Verdi's Un Ballo in Maschera opens tonight starring Marcelo Alvarez, Sondra Radvanovsky, Dimitri Hvorotsovsky, and Dolora Zajick. Fabio Luisi conducts David Alden's new production 


For more information click here to read our preview.
For more on Dimitri Hvorostovsky read our Ernani Preview.
For more on Dolora Zajick read our Il Trovatore Review




Un Ballo in Maschera Preview 2012-2013




Marcelo Alvarez, Dimitri Hvorostovsky and Sondra Radvanovsky lead the cast in David Alden's new Un Ballo in Maschera.

The Production 
The last time Un Ballo in Maschera had a new production was in 1990 with Piero Faggioni's traditional production. The production was lavish with many striking images but many complained over Ulrica's lair and the fact that many of the sets were too similar. For example Renato and Gustavo's palaces were the same stage with different furniture. Twenty two years later Peter Gelb has commissioned a new production by one today's most acclaimed director's David Alden. Alden made his Met debut in 1980 as the stage director to Otto Schenk's production of Fidelio and since then became famed for his post-modern direction. For his Un Ballo in Maschera Alden has decided to bring the action to the early 20th century in a Film Noir setting. According to Alden the piece has a nightmarish quality and as a result has decided to set all the action in King Gustavo's room. Images change in the background and a painting of the fallen Icarus predominates throughout representing the fall of the king. The production designers is Paul Steinberg and the costume designer is Brigitte Reiffenstuel. It will be interesting to see how audiences respond to this concept considering it will be the first modern production of Un Ballo in Maschera at the Met. One only hopes David Alden will be as successful as he is in Europe. The HD transmission represents the third recording of Un Ballo in Maschera for the Met.

Wednesday, November 7, 2012

Salzburg 2013 schedule


Today the official 2013 Salzburg summer season was announced. As previously rumored Don Carlos, Der Meistersingers, Nabucco, Rienzi and Cosi Fan Tutte will for part of the line up. The new season will also include Lucio Silla, Falstaff, Norma, Gawain and Giovanna d'Arco. Among the rosters include Jonas Kaufmann (Don Carlo), Anna Netrebko (Giovanna d'Arco), Placido Domingo  (Giovanna d'Arco), Rolando Villazon (Lucio Silla),  Cecilia Bartoli (Norma), Thomas Hampson (Don Carlo), Anja Harteros (Don Carlo), Edita Gruberova (Recital) and many more.

Saturday, November 3, 2012

Met Opera Review: "Le Nozze di Figaro is Elevated by Strong Casting"


(for October  26,2012 performance) 


I have always felt that a Mozart opera does not work unless it is well sung and well staged. Most would argue that this is the case with any opera, but for me Mozart’s work demand all its players to step up their game all the more significantly. This case could not be more evident than in an opera such as Nozze di Figaro where a flat staging and poor acting can make the complex drama slow and mundane.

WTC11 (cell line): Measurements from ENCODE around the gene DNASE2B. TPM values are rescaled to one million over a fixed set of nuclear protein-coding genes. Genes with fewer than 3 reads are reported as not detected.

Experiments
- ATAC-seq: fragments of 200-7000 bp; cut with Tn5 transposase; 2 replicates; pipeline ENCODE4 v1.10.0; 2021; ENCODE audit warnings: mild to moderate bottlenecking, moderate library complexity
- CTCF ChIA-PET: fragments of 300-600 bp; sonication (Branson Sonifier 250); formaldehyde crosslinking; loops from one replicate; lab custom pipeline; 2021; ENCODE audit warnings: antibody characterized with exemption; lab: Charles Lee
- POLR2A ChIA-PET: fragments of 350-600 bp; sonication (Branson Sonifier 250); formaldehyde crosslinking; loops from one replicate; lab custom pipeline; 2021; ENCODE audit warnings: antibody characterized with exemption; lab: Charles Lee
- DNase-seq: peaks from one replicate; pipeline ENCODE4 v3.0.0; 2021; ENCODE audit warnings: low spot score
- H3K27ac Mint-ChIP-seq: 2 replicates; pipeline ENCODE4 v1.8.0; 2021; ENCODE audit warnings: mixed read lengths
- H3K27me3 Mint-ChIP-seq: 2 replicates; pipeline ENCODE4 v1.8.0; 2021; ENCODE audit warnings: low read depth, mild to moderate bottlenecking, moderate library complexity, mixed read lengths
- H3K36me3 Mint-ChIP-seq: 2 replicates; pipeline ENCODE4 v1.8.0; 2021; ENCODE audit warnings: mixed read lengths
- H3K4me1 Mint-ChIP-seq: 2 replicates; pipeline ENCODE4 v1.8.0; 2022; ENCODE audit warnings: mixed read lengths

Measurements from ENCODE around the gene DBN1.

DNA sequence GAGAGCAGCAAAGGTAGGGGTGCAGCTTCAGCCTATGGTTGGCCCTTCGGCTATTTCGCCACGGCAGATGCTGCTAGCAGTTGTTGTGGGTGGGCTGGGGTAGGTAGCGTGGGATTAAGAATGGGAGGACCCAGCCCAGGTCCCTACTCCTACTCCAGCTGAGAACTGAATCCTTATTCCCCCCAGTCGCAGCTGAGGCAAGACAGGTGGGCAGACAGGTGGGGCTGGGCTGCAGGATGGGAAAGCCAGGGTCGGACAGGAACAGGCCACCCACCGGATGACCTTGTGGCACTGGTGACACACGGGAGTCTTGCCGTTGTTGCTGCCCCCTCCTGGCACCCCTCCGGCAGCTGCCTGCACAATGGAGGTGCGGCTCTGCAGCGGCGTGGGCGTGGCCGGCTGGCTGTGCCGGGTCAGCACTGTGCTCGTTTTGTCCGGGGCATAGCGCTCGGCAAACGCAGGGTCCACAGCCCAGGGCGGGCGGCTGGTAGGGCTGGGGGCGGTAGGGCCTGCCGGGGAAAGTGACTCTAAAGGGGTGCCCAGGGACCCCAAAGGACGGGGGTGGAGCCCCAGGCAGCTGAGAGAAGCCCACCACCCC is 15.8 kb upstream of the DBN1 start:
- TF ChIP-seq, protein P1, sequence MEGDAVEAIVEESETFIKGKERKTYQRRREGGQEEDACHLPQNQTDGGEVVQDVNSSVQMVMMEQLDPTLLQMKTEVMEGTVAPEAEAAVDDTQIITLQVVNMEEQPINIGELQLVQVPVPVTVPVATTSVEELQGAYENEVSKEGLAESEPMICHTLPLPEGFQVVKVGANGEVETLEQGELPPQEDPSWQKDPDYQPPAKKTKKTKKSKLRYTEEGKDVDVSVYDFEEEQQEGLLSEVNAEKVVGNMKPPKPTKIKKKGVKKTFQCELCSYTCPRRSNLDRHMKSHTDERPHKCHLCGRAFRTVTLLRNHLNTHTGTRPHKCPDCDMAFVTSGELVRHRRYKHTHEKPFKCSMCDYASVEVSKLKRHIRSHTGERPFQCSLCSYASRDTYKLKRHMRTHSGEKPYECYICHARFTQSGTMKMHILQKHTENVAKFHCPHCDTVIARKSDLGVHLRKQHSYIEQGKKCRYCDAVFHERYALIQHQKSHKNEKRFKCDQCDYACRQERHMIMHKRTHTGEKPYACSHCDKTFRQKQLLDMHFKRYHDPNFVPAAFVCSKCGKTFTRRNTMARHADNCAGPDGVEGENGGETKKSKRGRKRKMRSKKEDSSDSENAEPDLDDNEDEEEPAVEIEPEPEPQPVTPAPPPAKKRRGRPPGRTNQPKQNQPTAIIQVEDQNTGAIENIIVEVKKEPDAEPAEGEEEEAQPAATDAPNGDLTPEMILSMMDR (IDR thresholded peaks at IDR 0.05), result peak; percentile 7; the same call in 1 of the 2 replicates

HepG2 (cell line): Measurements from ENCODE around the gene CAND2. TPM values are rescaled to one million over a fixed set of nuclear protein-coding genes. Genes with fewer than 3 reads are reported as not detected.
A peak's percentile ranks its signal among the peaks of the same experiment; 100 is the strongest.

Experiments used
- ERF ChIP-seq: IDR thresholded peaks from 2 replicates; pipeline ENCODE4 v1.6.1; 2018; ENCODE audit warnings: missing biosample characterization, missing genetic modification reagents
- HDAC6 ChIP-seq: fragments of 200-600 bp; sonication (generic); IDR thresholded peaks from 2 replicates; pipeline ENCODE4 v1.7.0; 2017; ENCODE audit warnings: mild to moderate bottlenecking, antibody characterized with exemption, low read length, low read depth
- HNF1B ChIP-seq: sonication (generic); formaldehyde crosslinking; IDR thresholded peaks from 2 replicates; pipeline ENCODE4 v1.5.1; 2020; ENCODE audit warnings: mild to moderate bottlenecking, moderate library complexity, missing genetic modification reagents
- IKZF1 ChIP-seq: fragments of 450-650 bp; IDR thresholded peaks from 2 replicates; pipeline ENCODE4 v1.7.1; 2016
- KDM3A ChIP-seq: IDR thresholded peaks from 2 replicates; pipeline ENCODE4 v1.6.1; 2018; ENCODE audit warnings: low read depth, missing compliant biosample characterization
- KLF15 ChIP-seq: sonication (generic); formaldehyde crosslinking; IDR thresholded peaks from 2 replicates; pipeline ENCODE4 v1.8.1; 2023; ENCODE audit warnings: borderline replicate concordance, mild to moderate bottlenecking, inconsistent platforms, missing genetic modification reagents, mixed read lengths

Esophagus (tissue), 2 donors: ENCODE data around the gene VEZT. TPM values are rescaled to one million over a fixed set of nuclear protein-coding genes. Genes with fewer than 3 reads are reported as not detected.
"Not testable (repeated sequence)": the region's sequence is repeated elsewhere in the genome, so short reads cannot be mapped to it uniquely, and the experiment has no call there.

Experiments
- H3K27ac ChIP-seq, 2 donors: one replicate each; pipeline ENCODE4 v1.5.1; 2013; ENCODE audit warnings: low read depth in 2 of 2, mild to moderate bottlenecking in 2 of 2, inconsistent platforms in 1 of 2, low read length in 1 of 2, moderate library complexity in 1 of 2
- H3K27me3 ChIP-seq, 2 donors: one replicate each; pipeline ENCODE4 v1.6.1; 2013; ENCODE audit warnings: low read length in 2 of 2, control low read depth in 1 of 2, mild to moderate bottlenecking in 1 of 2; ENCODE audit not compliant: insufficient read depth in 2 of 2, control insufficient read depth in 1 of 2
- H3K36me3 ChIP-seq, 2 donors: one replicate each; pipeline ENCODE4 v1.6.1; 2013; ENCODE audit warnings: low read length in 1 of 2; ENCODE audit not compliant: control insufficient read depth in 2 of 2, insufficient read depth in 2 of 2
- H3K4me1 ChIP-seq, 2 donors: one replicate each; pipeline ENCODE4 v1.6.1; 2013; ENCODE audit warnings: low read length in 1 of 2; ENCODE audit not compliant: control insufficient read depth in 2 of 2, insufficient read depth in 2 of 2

Fortunately, the Met Opera has chosen a strong cast and adequate director for the proceedings. While I did find a few flaws in the way the opera was put together, I can not help but feel satisfied by how the evening went. I usually refrain from mentioning other critics, but I could not help but notice how loathing they were toward stage director Gregory Keller’s revival of Jonathon Miller’s production. Keller had a few rough patches here and there, but I found his direction sufficient and compelling at times. This Nozze was surely filled with sexual innuendo, then again isn’t that the main thrust of the opera’s conflict? Those complaining that Keller cares little for the ambiguity of the work should take a look at his final direction after the Countess forgives the Count and they prepare for a reconciliatory kiss. It is a moment of pure tension and the fact that he never gives us the cathartic release suggests deeper issues in this marriage.

To suggest this was a perfect directorial turn would be wrong. During Cherubino’s escape in Act 2, Mojca Ermann’s Susanna and Christine Schafer’s Cherubino stood frozen on stage looking quite uncomfortable. It took a great deal of energy from the proceedings and looked rather under rehearsed. Aside from that I did not really experience any overwhelmingly poor choices that would degenerate Mozart’s great opera to vulgarity. Susanna and Marcellina engage in a cat fight to end the second Act, but I think it was comic in execution. I was also thrilled at the choice to cut the Act 4 arias of Basilio and Marcellina as it helped move the drama forward rather than killing its momentum.

Friday, November 2, 2012

Anna Netrebko to sing Macbeth

According to La Cieca from Parterre Anna Netrebko is now schedule to sing Lady Macbeth in Macbeth in Munich. Parterre is rumoring that she will sing it in 2016-2017 when she makes her role debut in Norma at the Royal Opera, however nothing confirmed. In the meantime, Netrebko's new album, the Verdi album is schedule to be released next year in January and will feature the three arias by Lady Macbeth.